Opposition Leader Bill Shorten’s recently claimed that inequality has reached a 75-year high prompting Mr Morrison to accuse the opposition of pedalling a “lie”.
Dr Lowe told a charity lunch in Sydney organised by Australian Business Economists that inequality “grew quite a lot in the 1980s and the 1990s and it has risen a little bit just recently”.
“It has become more pronounced in the past few years because of the of the rise in assets prices and people that own those assets have seen their wealth go up,” he said.
He then noted that the trend could present challenges for government.
“If you have rising inequality it may be harder to get policies of the middle ground, so that is a political aspect.”
Mr Shorten is preparing to unveil new tax changes at Labor’s NSW state conference this weekend – including a possible crackdown on family trusts and other forms of tax minimisation that benefit the wealthy – after declaring inequality to be the party’s defining mission going into the next election.
Mr Lowe made his comments in a Q&A session following his speech on the labour market and monetary policy where he attempted to hose down talk of a hike in interest rates, saying Australia won’t be blindly following central banks overseas.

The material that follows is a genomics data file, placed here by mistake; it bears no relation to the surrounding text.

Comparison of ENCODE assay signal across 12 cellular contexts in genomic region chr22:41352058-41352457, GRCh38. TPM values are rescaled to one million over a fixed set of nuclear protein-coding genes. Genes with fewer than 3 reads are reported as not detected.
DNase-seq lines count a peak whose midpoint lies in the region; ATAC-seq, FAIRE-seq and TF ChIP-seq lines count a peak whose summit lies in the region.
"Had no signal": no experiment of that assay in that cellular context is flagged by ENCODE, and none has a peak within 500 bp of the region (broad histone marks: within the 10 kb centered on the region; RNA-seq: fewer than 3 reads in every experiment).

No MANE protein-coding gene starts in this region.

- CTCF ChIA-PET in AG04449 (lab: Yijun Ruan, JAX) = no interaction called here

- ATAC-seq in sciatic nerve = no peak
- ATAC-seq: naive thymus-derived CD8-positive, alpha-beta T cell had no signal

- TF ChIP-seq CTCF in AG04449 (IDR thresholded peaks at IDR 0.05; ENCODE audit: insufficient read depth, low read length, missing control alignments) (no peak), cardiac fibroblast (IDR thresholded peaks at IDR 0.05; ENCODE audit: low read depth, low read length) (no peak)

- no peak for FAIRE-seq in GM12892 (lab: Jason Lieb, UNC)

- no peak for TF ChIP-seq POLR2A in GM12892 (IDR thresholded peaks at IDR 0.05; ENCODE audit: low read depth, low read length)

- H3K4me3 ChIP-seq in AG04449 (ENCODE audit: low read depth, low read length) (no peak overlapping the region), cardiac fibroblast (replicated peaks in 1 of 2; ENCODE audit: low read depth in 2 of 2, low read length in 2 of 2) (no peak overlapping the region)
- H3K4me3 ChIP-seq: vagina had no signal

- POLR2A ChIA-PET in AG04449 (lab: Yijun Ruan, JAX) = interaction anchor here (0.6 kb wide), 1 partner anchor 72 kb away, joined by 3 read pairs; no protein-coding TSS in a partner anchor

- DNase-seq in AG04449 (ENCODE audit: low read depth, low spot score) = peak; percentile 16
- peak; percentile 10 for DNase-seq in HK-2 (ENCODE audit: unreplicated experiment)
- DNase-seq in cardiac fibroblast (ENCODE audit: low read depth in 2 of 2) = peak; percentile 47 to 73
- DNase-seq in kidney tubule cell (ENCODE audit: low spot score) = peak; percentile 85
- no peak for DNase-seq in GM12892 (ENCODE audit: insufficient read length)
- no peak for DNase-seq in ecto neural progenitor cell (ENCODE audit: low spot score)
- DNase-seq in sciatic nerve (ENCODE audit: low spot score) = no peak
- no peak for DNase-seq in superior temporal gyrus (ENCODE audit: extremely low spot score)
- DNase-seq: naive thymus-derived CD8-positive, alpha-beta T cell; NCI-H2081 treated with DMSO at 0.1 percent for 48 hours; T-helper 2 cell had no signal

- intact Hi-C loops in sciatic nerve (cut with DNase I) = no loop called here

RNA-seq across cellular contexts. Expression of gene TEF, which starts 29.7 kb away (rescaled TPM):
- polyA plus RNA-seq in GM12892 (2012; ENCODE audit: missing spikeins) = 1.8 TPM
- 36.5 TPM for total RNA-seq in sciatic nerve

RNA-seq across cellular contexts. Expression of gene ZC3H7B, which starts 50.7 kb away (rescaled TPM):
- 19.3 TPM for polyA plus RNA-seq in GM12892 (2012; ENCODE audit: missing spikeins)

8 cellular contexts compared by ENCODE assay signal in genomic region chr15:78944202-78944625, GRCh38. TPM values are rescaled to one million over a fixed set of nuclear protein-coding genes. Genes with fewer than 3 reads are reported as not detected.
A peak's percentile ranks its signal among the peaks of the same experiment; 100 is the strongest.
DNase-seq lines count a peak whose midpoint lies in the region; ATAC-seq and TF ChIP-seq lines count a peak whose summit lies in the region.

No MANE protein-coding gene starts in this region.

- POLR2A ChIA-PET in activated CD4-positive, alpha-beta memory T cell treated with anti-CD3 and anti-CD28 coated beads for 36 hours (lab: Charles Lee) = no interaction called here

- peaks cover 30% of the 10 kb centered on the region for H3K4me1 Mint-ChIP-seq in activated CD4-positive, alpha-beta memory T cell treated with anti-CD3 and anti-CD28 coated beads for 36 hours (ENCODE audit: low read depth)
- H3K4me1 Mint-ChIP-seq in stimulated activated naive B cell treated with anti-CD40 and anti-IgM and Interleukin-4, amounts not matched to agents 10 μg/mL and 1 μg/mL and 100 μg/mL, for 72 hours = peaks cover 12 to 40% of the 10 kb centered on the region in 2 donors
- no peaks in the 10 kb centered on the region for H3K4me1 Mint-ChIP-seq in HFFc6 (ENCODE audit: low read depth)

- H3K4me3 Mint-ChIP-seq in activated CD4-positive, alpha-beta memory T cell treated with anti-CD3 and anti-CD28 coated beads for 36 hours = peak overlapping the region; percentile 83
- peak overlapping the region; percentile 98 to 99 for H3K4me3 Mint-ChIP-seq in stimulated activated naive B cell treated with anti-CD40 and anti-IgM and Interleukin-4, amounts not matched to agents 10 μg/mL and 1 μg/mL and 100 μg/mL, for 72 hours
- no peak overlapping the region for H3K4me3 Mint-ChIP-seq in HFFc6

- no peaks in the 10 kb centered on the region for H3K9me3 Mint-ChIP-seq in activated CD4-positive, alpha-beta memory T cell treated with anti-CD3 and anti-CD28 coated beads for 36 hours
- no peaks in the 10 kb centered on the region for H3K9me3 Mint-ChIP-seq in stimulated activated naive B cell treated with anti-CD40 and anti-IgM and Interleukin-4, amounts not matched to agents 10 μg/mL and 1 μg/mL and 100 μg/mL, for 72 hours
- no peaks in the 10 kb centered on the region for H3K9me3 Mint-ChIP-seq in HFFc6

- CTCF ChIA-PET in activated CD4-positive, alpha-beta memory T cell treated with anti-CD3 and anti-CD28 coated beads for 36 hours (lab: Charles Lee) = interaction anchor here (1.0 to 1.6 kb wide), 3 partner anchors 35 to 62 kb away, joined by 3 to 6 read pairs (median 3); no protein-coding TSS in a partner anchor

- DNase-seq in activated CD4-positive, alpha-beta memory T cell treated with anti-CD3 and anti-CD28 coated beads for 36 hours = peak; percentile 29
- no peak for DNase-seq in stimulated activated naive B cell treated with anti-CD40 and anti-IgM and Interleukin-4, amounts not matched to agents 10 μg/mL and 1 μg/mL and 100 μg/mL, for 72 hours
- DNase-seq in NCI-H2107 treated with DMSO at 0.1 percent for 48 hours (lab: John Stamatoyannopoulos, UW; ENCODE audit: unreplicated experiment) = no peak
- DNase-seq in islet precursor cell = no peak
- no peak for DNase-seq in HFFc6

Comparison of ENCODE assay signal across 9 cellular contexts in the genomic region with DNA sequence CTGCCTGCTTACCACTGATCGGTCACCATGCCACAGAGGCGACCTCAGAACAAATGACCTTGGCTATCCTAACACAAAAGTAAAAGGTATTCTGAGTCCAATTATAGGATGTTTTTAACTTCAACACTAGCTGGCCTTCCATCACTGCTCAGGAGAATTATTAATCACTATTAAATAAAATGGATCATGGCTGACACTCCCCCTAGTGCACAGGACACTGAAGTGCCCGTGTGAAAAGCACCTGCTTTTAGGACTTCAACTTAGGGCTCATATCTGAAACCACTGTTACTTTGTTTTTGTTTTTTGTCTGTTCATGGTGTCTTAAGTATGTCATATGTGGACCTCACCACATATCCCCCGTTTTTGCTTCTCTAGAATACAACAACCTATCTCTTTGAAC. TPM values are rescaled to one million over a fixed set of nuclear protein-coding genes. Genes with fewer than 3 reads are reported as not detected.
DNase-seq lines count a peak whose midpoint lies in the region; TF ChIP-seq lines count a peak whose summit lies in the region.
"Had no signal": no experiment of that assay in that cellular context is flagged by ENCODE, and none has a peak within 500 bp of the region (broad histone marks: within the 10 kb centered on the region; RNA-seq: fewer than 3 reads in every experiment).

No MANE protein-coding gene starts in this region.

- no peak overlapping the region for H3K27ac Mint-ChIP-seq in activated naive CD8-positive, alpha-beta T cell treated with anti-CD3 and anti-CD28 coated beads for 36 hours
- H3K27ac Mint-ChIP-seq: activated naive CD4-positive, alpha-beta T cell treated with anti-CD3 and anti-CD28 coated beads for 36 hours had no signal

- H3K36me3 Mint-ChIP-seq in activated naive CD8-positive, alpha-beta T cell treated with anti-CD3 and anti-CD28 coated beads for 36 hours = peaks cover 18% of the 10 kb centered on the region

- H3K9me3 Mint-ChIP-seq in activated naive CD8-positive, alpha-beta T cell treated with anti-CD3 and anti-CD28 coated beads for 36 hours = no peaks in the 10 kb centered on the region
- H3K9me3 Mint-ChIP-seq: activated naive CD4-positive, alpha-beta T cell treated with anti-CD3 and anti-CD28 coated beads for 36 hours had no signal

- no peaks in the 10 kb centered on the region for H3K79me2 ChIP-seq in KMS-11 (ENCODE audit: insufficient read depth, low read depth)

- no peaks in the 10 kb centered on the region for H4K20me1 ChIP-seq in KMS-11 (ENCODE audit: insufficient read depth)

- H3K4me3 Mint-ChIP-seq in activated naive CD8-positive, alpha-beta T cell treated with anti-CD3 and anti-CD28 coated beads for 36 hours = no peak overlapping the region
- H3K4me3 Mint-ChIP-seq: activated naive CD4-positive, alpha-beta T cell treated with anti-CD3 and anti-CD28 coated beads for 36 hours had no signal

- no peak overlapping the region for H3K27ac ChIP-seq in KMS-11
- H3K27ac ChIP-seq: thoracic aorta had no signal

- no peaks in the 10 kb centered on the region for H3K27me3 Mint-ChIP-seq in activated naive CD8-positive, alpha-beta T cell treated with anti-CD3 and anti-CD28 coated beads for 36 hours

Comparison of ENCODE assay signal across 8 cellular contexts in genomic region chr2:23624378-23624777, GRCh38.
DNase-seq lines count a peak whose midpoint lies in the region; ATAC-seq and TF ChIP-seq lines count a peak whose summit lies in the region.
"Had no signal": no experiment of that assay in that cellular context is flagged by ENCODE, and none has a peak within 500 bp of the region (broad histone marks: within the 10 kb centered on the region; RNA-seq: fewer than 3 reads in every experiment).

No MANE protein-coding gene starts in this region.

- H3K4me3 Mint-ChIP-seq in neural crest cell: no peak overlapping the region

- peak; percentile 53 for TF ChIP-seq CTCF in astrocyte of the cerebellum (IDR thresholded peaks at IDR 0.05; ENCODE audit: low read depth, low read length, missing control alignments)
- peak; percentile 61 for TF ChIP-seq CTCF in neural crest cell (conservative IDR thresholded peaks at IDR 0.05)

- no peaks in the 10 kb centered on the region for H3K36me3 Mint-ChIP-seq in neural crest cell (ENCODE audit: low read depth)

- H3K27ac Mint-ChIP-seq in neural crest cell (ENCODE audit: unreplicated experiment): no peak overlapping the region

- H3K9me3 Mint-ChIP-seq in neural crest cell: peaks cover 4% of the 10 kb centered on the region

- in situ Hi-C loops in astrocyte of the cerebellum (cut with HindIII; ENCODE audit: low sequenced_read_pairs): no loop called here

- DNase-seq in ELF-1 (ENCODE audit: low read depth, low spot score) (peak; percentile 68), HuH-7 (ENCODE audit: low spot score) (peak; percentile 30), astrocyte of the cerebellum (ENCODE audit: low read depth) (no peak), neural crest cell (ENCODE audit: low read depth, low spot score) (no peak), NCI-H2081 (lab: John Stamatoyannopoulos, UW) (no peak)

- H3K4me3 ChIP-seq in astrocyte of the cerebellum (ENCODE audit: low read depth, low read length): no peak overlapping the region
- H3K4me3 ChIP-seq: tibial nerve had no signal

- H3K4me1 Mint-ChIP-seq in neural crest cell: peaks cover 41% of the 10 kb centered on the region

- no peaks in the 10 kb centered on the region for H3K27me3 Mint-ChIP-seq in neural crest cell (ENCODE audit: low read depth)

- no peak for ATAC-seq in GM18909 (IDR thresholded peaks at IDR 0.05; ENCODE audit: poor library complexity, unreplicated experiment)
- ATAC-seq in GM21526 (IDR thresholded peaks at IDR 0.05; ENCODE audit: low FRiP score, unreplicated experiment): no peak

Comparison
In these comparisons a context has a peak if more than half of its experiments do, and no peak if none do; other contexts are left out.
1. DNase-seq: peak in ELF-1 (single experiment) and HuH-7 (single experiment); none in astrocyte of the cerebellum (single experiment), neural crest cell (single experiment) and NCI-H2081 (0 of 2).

Quite right, as MB noted, we know from the Australian Census that home ownership rates have collapsed among younger cohorts, while remaining steady (or increasing) for older cohorts:
We also know from the Grattan Institute’s research that the wealth of older generations has soared, due primarily to the surge of house values, whereas the wealth of younger generations has stagnated:
When one considers income and wealth side-by-side, Labor’s focus on inequality is entirely justified.
The solution is to cut skilled immigration, do tax reform like negative gearing, as well as a wider productivity push to shift more of the post-mining boom adjustment off wages and onto capital. That will trigger big falls in the dollar and share the load of the great deflation much more fairly.